To learn how you can support Spartan Athletics, please contact Joshua Thiel, deputy athletics director for advancement, at 408-924-1697 or joshua.thiel@sjsu.edu.


About San Jose State University

The founding campus of the 23-campus California State University system, San Jose State provides a comprehensive university education, granting bachelor’s, master’s and doctoral degrees in 250 areas of study—offered through its eight colleges.

With more than 35,000 students and nearly 4,370 employees, San Jose State continues to be an essential partner in the economic, cultural and social development of Silicon Valley and the state, annually contributing 10,000 graduates to the workforce.

The university is proud of the accomplishments of its more than 270,000 alumni, 60 percent of whom live and work in the Bay Area.

About San Jose State Athletics

San Jose State sponsors 22 (nine men’s and 13 women’s) NCAA Division I intercollegiate sports programs for approximately 470 student-athletes annually. In football, the Spartans are a member of Division I’s Football Bowl Subdivision (FBS), the NCAA’s highest level of competition.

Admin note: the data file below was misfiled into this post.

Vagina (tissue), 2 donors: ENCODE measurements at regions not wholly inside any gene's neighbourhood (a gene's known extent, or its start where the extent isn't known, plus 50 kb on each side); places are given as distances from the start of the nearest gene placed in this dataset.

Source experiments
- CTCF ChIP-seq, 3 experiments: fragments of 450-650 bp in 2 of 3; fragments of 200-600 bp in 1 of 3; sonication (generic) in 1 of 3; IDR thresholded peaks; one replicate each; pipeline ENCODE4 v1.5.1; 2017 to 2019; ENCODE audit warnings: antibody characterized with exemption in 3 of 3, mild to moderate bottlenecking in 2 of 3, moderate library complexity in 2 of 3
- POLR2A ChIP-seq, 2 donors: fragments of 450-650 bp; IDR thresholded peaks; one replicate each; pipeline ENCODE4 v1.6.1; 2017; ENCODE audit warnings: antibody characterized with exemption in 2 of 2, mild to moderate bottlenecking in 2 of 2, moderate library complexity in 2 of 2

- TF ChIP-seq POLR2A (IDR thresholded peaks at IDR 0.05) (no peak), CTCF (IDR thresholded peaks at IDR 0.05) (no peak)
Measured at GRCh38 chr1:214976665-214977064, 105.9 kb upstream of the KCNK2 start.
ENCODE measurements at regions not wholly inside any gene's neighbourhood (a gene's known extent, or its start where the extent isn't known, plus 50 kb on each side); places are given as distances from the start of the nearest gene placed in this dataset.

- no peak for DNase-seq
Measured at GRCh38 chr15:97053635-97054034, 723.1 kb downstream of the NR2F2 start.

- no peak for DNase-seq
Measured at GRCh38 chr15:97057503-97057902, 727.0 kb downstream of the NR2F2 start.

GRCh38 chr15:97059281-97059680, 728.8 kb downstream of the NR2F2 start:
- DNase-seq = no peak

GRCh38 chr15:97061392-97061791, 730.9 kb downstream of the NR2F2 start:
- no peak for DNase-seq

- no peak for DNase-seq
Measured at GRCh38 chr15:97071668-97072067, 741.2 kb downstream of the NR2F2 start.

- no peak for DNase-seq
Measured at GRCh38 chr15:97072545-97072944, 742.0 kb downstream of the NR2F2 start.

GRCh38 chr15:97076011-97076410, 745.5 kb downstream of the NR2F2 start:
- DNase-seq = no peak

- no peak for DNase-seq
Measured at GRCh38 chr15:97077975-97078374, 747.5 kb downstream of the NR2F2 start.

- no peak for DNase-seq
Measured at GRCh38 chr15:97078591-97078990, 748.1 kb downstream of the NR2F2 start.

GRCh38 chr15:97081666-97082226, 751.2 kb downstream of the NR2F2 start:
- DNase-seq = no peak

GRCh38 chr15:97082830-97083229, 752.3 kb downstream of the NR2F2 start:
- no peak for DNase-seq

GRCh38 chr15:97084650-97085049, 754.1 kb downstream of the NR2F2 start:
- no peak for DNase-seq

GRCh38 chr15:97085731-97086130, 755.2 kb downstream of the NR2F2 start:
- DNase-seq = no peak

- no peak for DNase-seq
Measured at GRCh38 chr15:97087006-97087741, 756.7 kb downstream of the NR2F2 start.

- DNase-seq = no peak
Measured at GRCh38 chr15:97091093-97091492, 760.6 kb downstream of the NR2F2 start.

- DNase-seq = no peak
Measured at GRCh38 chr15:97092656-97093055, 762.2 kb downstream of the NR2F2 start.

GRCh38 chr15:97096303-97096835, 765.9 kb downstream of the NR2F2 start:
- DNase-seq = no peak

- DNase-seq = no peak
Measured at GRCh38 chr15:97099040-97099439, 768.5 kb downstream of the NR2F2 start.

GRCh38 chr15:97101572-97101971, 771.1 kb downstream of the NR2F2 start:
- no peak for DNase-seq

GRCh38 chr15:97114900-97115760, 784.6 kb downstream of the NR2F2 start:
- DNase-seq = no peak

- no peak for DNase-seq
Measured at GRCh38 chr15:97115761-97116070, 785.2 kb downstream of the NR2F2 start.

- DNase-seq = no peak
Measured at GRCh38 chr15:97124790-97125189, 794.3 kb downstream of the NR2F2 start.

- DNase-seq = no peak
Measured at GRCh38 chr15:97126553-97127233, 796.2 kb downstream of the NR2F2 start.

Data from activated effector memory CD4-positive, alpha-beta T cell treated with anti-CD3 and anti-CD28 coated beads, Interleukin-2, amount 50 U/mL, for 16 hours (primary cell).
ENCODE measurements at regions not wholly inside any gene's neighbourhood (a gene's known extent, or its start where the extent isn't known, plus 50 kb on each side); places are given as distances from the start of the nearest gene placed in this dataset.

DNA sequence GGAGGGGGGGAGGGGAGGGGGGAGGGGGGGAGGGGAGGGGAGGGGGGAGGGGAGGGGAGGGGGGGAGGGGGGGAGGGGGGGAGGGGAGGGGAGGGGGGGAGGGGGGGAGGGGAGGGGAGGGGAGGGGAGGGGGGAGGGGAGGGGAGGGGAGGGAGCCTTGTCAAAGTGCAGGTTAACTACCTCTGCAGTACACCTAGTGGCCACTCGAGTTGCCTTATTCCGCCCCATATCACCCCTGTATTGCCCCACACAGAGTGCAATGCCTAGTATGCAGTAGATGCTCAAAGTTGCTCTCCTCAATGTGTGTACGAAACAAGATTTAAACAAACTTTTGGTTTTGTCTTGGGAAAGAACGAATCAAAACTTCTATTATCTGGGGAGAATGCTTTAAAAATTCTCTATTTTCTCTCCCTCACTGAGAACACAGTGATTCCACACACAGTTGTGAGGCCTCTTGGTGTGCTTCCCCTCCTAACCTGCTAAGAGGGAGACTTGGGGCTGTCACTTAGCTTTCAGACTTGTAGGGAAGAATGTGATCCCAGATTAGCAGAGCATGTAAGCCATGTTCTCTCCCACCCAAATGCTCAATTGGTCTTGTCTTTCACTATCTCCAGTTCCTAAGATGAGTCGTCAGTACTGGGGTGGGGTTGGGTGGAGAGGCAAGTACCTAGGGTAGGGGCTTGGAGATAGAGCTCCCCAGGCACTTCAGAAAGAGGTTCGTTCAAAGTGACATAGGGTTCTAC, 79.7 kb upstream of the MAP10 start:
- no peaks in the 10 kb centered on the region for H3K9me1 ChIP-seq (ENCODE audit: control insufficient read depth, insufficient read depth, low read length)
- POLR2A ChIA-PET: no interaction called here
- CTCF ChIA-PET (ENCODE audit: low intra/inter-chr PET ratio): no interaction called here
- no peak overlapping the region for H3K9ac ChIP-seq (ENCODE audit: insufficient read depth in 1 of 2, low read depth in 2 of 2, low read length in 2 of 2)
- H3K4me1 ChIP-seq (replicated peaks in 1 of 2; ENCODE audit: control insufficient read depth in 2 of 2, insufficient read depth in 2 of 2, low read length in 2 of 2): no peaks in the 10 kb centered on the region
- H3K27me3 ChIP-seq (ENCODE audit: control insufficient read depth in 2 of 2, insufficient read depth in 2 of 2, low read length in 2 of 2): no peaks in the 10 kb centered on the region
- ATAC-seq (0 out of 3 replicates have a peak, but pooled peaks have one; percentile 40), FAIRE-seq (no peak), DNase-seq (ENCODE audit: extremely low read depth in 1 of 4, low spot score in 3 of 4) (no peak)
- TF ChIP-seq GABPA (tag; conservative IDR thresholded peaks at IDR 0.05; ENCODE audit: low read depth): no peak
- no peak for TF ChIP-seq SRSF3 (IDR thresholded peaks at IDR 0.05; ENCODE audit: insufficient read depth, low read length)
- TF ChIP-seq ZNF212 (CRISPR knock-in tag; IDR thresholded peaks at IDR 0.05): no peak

The Spartans’ primary conference affiliation is with the Mountain West. Selected teams belong to the Mountain Pacific Sports Federation (MPSF), the Western Athletic Conference (WAC) and the Golden Coast Conference (GCC).

San Jose State has 10 NCAA team championships and 52 NCAA individual titles. Sixty-two Spartans have competed in one or more Olympic Games. San Jose State athletes have won seven gold, six silver and seven bronze medals at the Olympics.

Annually, about one-third of the student-athlete population earns either an institutional, conference or national recognition based on outstanding academic performance.

 

Commencement 2019 Highlights

Media contact: Robin McElhatton, 408-924-1749, robin.mcelhatton@sjsu.edu

SAN JOSE, CA – San Jose State University honored more than 6,800 graduates during spring 2019 commencement with seven ceremonies held on May 22-24. All ceremonies were streamed live on the SJSU website.

Spartan Superheroes

Graduating Spartan superheroes celebrate the power of an education.